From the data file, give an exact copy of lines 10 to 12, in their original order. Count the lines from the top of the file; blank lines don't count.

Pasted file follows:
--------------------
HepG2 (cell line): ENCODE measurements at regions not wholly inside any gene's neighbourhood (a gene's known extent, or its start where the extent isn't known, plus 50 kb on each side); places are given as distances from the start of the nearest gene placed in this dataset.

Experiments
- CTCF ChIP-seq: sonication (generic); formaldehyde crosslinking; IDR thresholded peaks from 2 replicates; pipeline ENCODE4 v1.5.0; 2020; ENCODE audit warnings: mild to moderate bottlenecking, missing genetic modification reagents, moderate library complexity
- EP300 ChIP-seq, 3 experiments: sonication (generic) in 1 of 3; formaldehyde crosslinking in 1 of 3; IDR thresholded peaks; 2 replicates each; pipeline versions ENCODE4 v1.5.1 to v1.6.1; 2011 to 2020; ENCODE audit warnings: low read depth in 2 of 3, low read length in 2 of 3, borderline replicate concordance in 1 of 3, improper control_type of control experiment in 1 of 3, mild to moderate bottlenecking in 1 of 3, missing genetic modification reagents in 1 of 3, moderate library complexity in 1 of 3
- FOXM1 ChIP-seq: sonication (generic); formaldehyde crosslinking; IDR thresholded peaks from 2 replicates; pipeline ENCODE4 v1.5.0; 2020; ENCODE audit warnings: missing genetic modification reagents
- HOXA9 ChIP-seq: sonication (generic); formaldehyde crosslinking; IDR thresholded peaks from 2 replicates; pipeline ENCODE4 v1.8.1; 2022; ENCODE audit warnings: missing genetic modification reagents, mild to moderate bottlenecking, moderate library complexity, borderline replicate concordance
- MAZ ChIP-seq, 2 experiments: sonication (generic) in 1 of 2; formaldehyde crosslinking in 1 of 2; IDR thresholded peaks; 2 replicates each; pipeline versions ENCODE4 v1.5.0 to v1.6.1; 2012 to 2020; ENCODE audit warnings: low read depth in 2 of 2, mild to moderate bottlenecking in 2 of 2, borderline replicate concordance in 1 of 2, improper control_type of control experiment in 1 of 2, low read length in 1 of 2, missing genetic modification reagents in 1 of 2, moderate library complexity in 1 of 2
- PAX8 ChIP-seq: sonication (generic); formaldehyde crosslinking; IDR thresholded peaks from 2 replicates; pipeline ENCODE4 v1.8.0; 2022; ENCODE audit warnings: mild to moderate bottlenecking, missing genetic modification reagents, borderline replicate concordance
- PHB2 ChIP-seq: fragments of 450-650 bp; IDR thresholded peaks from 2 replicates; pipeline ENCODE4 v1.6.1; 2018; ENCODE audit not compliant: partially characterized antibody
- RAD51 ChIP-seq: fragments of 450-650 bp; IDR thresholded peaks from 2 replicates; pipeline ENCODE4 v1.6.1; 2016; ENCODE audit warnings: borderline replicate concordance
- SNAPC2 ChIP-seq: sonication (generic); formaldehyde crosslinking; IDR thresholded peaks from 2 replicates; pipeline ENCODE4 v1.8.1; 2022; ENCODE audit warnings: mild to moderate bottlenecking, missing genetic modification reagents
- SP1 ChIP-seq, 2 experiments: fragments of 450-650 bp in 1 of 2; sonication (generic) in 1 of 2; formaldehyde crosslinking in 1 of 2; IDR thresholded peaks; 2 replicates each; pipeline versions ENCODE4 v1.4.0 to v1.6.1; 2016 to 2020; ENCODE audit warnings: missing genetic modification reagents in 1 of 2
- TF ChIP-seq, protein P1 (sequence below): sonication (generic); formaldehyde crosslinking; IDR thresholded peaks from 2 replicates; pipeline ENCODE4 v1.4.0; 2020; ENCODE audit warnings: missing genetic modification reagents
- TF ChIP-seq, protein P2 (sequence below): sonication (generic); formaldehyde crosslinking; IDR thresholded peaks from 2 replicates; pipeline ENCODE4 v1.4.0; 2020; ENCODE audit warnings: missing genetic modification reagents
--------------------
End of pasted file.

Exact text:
- RAD51 ChIP-seq: fragments of 450-650 bp; IDR thresholded peaks from 2 replicates; pipeline ENCODE4 v1.6.1; 2016; ENCODE audit warnings: borderline replicate concordance
- SNAPC2 ChIP-seq: sonication (generic); formaldehyde crosslinking; IDR thresholded peaks from 2 replicates; pipeline ENCODE4 v1.8.1; 2022; ENCODE audit warnings: mild to moderate bottlenecking, missing genetic modification reagents
- SP1 ChIP-seq, 2 experiments: fragments of 450-650 bp in 1 of 2; sonication (generic) in 1 of 2; formaldehyde crosslinking in 1 of 2; IDR thresholded peaks; 2 replicates each; pipeline versions ENCODE4 v1.4.0 to v1.6.1; 2016 to 2020; ENCODE audit warnings: missing genetic modification reagents in 1 of 2